The simple fact is that the alleged technology requires violating the fundamental laws of thermodynamics and the conservation of energy. Had NewsHour simply vetted this story with anyone holding a degree in science or engineering, it never would have ran, as it should not have.
Really, I expect, as I always have, a much higher standard of reporting depth and integrity than I saw tonight. Please do not contribute to the dangerously increasing distrust of science. It's already going to be a rough four years for the discipline. As for me, I am a retired spacecraft engineer with degrees from Caltech (Electronic Engineering) and USC (Systems Management). My freshman chemistry instructor was Linus Pauling, who won a Nobel Prize for his work on the nature of the hydrogen bond; the very same bond that is at the heart of this "news" story.
Sam Suitt, Lyons, OR
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I am deeply disappointed in your coverage of the 'free energy' device in Greece. You don't have to be a physicist to understand that you can NOT extract energy from water. You can store it as Hydrogen... but it's not a source! In this post-fact era we're counting on your journalistic integrity. Last night you failed.
Chris Dizon, Eunice, NM
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I just watched tonight’s segment on getting energy from water from a researcher (?) in Greece. I am stunned that your science staff allowed such nonsense to air with no assessment or even the most simplistic review, and analysis. Absolutely no real information on the supposed process or mention of the fact that it violates the fundamental laws of physics and chemistry taught in high school. Has PBS really degenerated to the point it accepts nonsense without vetting. I guess fake-news is in. Is new age alchemy next? How disappointing!!!!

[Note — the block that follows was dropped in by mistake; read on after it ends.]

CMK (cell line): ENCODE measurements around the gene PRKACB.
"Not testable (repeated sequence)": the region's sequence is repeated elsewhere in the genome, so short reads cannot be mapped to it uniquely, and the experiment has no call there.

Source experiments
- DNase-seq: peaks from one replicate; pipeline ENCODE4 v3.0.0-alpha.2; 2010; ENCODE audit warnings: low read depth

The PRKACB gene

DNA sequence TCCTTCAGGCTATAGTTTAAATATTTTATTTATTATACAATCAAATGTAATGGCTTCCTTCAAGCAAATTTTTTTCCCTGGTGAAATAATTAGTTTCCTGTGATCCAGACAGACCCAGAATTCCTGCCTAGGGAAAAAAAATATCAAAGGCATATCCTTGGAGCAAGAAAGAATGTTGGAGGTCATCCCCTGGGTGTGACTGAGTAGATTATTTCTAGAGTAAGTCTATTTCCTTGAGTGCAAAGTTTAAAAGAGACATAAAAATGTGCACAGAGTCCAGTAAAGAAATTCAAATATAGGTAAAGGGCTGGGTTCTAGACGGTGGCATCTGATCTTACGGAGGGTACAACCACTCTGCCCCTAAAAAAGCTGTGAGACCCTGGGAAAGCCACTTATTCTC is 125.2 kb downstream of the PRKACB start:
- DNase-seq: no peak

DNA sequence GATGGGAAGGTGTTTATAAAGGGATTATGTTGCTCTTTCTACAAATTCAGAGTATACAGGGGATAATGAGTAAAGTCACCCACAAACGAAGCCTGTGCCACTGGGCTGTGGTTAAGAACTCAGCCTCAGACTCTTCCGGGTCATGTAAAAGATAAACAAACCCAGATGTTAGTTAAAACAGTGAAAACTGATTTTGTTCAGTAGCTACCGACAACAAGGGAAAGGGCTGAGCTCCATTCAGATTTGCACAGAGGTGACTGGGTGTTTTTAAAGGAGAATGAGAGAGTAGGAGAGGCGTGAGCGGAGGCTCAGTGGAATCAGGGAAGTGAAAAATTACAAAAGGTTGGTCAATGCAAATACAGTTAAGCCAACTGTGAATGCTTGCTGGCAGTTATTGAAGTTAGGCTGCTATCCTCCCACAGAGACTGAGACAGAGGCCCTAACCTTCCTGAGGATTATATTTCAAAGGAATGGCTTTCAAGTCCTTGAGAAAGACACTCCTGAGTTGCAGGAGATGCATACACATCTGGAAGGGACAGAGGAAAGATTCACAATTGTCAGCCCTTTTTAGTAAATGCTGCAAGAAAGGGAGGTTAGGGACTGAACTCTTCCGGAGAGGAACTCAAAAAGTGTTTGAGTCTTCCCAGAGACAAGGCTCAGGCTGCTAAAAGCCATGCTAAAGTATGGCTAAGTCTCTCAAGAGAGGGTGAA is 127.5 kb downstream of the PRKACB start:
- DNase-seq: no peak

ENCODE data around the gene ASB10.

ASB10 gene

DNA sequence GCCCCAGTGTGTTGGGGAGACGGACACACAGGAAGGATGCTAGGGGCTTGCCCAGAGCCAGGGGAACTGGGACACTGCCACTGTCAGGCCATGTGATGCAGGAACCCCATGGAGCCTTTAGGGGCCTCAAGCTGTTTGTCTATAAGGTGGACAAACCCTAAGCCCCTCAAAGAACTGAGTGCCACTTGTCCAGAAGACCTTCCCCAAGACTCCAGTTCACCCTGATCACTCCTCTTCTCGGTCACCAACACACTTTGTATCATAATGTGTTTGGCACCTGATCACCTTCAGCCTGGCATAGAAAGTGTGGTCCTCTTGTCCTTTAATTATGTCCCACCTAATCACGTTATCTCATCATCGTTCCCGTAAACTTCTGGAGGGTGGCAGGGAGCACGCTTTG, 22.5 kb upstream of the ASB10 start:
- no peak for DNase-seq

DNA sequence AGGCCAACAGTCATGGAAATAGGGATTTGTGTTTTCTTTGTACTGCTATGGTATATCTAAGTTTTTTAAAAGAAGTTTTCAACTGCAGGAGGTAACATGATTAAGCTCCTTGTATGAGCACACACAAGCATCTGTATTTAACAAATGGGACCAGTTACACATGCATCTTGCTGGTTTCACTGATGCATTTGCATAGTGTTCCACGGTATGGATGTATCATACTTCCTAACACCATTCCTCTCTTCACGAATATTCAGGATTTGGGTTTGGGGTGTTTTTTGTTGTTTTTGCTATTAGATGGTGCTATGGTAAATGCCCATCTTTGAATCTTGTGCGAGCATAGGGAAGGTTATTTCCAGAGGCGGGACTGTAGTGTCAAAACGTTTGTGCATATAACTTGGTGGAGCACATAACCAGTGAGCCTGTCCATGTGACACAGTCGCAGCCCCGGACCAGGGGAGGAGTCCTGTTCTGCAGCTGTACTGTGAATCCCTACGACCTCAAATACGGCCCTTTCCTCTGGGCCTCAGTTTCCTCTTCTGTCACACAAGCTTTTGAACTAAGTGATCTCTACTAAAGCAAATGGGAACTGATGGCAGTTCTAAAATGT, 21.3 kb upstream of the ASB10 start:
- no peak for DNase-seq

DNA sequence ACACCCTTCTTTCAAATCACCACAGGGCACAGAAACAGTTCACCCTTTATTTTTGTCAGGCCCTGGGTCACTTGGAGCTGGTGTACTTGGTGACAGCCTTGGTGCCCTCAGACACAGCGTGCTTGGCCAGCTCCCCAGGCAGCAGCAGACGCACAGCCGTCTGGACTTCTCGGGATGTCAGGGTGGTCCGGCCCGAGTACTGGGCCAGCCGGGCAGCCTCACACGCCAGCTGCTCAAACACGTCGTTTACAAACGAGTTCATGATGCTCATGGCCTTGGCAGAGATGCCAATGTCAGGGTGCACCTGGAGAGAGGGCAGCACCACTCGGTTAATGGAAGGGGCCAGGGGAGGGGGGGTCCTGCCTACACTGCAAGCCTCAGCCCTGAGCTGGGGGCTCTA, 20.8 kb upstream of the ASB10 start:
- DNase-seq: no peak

Prof. Antony Clarke, Pahoa, HI
Univ. of Hawaii
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The NewsHour tonight, 12/27/16, ran a segment about an “inventor” who had a device to get energy from water. The segment ran for six to eight minutes, one of which was a comment from a scientist from Denmark saying in basic terms that such machines can't and don't work. My complaint is that, since it's not April first, the balance of the program should have been reversed i.e., one minute on the invention and seven minutes on the tricks that people use to try and make them believable. Without a thorough debunking many people go around thinking that the solution to the energy crisis is being held back so “they” can get rich. Maybe Bill the Science Guy could help out.